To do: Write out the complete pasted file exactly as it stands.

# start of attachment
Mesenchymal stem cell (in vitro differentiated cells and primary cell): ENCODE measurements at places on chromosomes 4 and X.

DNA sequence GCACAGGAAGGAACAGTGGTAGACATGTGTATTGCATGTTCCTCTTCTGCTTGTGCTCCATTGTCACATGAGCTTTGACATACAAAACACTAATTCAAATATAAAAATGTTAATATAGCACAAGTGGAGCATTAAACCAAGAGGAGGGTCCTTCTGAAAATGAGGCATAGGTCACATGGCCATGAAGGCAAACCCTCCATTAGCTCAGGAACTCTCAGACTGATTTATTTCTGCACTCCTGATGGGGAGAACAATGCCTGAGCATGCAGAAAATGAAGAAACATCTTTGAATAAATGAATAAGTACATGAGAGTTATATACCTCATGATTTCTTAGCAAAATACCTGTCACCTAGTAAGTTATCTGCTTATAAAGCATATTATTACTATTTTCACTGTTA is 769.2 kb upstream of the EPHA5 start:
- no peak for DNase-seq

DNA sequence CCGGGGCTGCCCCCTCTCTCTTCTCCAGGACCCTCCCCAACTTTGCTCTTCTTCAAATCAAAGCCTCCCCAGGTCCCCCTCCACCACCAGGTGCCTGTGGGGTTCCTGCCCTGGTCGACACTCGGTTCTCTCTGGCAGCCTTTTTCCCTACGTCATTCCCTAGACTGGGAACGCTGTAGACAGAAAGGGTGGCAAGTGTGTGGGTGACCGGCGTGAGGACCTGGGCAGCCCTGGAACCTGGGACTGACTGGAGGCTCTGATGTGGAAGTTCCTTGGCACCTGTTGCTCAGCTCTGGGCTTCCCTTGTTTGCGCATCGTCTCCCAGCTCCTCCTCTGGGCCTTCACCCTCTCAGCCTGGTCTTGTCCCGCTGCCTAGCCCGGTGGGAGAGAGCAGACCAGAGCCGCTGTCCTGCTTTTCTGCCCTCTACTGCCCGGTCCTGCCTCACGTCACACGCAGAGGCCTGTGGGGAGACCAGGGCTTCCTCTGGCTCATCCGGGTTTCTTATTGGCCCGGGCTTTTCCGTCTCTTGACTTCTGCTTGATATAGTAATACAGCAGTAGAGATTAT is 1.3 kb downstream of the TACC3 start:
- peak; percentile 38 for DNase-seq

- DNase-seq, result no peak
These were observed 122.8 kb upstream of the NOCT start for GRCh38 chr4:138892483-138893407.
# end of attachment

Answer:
Mesenchymal stem cell (in vitro differentiated cells and primary cell): ENCODE measurements at places on chromosomes 4 and X.

DNA sequence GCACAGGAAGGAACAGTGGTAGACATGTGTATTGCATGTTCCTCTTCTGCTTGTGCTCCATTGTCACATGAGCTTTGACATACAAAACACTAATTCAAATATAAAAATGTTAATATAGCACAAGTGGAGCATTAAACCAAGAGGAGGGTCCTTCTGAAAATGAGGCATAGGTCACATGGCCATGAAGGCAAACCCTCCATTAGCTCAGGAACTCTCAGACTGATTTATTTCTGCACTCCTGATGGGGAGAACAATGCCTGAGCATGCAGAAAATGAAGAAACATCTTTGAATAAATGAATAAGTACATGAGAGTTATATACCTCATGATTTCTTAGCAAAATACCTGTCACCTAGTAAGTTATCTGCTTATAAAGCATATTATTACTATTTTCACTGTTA is 769.2 kb upstream of the EPHA5 start:
- no peak for DNase-seq

DNA sequence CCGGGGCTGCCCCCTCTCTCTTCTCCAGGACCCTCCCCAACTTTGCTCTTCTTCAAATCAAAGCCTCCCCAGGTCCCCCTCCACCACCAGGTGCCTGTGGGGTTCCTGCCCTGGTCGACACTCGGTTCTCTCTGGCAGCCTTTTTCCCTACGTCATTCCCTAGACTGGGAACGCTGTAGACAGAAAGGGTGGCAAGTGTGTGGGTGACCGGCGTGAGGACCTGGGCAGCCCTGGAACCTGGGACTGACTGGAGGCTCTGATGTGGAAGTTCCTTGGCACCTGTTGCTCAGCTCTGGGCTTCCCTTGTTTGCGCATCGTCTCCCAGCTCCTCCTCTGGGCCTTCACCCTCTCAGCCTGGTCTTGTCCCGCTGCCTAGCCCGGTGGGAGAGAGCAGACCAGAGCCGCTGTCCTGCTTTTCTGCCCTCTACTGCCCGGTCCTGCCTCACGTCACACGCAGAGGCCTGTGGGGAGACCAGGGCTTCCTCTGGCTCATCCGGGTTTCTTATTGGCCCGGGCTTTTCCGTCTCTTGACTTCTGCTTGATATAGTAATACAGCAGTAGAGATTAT is 1.3 kb downstream of the TACC3 start:
- peak; percentile 38 for DNase-seq

- DNase-seq, result no peak
These were observed 122.8 kb upstream of the NOCT start for GRCh38 chr4:138892483-138893407.